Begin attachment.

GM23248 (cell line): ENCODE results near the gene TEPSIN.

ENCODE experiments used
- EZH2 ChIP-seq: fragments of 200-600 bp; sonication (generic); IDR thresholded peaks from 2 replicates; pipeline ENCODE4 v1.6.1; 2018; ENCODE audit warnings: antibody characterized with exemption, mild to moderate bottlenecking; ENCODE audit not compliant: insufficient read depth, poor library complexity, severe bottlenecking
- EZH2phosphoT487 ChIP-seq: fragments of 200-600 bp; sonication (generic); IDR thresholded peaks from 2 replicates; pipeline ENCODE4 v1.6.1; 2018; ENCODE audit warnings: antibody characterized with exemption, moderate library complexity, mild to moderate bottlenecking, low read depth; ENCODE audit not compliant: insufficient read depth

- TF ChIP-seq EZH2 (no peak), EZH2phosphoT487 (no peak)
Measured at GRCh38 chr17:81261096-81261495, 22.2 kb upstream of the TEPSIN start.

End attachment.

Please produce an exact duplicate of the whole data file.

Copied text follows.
GM23248 (cell line): ENCODE results near the gene TEPSIN.

ENCODE experiments used
- EZH2 ChIP-seq: fragments of 200-600 bp; sonication (generic); IDR thresholded peaks from 2 replicates; pipeline ENCODE4 v1.6.1; 2018; ENCODE audit warnings: antibody characterized with exemption, mild to moderate bottlenecking; ENCODE audit not compliant: insufficient read depth, poor library complexity, severe bottlenecking
- EZH2phosphoT487 ChIP-seq: fragments of 200-600 bp; sonication (generic); IDR thresholded peaks from 2 replicates; pipeline ENCODE4 v1.6.1; 2018; ENCODE audit warnings: antibody characterized with exemption, moderate library complexity, mild to moderate bottlenecking, low read depth; ENCODE audit not compliant: insufficient read depth

- TF ChIP-seq EZH2 (no peak), EZH2phosphoT487 (no peak)
Measured at GRCh38 chr17:81261096-81261495, 22.2 kb upstream of the TEPSIN start.